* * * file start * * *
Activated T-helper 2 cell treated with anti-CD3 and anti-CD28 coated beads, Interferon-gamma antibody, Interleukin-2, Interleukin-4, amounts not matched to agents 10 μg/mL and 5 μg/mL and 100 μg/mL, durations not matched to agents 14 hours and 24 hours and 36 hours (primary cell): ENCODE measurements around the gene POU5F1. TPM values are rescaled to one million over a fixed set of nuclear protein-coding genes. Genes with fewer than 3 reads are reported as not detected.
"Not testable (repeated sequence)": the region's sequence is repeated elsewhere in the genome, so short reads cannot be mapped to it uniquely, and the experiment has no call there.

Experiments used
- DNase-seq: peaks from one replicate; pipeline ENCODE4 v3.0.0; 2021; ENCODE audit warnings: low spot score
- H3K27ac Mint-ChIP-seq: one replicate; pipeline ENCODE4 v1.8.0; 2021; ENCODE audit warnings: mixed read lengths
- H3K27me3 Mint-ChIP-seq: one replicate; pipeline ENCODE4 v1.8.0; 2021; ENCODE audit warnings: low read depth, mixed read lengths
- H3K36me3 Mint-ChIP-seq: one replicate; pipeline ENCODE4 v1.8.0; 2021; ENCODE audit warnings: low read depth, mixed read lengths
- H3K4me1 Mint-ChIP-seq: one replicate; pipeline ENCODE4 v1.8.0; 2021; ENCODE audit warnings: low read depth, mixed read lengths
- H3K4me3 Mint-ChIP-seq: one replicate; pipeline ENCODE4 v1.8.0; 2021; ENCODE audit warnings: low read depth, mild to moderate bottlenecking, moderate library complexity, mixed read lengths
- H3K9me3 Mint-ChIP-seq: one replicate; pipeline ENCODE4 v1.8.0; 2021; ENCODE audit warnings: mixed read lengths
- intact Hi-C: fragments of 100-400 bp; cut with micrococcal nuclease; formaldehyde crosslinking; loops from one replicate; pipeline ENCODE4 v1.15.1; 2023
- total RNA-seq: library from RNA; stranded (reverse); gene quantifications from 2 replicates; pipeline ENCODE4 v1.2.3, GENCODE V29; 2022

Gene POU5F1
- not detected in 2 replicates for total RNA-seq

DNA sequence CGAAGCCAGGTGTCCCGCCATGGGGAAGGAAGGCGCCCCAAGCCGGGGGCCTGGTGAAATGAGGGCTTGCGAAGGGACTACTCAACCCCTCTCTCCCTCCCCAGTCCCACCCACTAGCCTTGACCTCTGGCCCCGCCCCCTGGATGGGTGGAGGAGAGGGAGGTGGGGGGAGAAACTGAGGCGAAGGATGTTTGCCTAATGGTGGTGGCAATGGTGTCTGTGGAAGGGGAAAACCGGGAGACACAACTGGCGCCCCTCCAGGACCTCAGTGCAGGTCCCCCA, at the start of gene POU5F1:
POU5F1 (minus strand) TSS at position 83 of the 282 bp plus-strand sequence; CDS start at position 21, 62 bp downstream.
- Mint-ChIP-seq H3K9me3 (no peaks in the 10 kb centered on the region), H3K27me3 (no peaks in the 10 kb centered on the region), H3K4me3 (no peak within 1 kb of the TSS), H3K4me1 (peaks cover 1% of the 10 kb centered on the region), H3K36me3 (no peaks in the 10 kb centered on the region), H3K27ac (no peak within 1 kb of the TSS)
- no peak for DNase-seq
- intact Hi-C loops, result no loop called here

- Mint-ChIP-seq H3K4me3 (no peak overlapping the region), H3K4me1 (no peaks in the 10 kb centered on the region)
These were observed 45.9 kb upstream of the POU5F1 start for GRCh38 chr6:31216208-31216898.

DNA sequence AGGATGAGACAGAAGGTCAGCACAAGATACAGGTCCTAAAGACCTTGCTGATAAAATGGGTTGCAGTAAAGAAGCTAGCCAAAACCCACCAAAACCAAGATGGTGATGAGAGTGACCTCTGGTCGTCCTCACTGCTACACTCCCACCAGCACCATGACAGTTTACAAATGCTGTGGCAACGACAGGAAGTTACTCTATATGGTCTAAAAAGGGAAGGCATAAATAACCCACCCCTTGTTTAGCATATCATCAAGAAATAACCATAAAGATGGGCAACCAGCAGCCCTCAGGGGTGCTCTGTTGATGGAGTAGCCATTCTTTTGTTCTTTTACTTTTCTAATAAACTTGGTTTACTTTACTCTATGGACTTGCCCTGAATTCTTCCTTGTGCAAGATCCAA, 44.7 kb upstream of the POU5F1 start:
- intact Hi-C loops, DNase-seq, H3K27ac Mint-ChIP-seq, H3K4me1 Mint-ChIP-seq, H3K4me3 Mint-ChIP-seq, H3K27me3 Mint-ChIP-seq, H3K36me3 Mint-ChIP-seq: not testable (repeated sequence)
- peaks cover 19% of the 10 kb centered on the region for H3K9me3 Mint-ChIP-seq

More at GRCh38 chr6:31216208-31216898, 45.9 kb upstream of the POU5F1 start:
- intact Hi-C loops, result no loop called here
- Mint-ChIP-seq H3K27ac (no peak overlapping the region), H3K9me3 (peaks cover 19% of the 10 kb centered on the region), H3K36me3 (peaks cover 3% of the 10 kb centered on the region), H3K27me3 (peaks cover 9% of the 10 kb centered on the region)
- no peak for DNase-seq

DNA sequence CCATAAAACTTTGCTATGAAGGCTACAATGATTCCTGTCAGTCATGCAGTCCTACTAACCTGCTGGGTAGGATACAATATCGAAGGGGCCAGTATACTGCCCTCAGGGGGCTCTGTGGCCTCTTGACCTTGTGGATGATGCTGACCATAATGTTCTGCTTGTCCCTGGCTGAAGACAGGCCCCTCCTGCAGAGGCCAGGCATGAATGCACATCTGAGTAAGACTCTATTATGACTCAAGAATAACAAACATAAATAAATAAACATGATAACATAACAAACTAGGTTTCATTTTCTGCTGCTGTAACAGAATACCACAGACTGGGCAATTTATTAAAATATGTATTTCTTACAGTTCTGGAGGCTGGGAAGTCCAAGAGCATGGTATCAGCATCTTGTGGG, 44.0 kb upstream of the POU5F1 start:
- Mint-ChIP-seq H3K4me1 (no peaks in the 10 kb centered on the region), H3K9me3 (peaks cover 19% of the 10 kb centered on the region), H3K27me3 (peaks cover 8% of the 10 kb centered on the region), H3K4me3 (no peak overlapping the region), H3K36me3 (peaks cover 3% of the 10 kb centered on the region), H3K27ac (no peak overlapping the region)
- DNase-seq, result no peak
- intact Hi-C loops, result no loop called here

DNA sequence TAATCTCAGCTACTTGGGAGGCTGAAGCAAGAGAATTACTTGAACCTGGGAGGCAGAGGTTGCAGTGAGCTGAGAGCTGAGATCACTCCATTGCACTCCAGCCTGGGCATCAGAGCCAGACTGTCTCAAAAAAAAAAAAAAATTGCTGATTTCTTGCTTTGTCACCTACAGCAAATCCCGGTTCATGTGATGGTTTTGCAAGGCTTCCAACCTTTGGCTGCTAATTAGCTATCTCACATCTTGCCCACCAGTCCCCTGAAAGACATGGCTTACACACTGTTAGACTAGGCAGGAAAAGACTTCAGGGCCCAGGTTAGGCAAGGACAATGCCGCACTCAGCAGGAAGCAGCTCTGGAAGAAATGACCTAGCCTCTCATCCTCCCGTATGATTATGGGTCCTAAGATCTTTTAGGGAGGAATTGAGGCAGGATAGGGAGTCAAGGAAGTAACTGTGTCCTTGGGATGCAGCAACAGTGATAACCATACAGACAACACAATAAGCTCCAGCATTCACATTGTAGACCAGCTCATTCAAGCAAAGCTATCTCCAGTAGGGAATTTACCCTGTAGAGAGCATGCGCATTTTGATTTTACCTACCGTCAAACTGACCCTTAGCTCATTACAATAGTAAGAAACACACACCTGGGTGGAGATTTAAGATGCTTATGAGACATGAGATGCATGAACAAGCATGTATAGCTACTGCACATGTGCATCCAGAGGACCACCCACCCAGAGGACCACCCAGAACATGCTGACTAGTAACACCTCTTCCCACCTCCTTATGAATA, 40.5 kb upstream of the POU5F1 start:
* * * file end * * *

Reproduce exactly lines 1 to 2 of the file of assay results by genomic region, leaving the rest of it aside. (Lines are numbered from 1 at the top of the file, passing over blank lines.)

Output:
Activated T-helper 2 cell treated with anti-CD3 and anti-CD28 coated beads, Interferon-gamma antibody, Interleukin-2, Interleukin-4, amounts not matched to agents 10 μg/mL and 5 μg/mL and 100 μg/mL, durations not matched to agents 14 hours and 24 hours and 36 hours (primary cell): ENCODE measurements around the gene POU5F1. TPM values are rescaled to one million over a fixed set of nuclear protein-coding genes. Genes with fewer than 3 reads are reported as not detected.
"Not testable (repeated sequence)": the region's sequence is repeated elsewhere in the genome, so short reads cannot be mapped to it uniquely, and the experiment has no call there.